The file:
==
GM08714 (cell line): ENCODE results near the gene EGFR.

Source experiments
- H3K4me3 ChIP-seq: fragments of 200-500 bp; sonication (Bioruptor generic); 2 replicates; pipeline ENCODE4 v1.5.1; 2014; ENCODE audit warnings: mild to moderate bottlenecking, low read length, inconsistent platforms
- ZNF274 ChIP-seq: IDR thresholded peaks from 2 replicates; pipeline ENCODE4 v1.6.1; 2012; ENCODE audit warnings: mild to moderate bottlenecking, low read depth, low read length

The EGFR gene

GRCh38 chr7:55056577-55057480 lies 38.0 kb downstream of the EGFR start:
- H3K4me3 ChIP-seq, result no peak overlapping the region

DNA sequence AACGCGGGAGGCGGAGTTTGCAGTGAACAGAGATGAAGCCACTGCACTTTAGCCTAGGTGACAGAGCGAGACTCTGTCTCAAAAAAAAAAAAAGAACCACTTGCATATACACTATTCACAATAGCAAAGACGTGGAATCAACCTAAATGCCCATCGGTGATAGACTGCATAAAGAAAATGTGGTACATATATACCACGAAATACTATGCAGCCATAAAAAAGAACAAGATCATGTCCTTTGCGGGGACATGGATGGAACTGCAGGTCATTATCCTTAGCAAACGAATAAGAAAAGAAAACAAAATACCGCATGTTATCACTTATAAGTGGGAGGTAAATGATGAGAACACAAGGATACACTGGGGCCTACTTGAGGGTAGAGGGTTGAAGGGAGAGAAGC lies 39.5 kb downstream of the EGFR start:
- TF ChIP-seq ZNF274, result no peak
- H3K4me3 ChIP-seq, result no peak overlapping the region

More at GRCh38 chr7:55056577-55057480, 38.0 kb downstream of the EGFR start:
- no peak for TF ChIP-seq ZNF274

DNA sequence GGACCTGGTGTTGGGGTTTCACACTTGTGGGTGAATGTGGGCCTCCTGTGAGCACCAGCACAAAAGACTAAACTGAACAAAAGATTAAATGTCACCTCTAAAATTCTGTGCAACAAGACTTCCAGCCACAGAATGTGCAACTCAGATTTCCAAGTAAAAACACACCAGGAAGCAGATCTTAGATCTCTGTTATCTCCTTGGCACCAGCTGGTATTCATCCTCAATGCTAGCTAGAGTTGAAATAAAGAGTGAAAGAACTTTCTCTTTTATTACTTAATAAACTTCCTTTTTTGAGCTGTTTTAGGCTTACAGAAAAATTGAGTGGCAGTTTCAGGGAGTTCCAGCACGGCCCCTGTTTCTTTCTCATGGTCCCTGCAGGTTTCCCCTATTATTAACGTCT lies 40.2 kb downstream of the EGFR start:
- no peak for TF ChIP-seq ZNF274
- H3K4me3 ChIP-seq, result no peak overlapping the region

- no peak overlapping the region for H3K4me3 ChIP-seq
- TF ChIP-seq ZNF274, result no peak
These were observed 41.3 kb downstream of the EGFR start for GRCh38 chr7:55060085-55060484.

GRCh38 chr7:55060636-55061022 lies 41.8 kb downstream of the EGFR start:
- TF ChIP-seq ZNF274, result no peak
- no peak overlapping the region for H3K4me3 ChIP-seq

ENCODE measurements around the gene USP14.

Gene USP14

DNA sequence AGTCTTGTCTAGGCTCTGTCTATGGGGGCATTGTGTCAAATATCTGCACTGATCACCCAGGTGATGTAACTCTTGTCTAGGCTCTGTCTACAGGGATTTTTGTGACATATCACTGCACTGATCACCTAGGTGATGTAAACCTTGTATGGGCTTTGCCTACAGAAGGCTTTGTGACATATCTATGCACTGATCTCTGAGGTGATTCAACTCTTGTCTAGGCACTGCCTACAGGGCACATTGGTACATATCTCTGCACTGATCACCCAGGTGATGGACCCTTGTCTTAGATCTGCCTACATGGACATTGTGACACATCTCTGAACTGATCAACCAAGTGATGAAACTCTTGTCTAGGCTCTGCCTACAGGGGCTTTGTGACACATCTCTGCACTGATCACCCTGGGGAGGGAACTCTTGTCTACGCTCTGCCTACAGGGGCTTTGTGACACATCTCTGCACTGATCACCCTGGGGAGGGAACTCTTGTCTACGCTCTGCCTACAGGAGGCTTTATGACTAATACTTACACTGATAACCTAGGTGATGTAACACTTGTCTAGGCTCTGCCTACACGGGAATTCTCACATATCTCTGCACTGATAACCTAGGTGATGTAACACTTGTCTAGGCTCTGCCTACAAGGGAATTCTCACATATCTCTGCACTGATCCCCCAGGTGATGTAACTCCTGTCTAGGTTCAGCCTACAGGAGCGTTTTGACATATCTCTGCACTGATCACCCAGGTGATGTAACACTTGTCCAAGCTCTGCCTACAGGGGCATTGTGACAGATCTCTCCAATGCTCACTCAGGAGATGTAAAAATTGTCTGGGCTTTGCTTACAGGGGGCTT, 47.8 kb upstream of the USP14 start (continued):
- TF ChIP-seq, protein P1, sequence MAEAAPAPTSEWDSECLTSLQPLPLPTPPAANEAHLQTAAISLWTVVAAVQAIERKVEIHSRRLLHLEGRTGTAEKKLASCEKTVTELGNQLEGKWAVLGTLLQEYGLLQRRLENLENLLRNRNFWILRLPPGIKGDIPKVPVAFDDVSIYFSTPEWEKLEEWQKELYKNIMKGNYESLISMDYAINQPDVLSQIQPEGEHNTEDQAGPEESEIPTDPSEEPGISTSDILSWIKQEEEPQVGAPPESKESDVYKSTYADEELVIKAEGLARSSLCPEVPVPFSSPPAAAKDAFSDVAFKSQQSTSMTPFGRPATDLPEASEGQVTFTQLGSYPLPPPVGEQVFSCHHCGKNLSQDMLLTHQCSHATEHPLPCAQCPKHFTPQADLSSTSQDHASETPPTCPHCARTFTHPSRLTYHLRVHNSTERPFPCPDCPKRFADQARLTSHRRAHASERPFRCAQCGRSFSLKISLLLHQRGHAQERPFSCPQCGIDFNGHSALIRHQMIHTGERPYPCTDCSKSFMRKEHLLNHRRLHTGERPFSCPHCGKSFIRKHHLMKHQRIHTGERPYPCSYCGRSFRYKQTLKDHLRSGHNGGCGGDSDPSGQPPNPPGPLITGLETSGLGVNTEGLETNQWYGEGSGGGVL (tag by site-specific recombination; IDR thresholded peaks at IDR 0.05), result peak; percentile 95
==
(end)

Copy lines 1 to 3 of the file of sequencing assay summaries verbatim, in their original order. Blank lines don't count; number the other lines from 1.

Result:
GM08714 (cell line): ENCODE results near the gene EGFR.

Source experiments
- H3K4me3 ChIP-seq: fragments of 200-500 bp; sonication (Bioruptor generic); 2 replicates; pipeline ENCODE4 v1.5.1; 2014; ENCODE audit warnings: mild to moderate bottlenecking, low read length, inconsistent platforms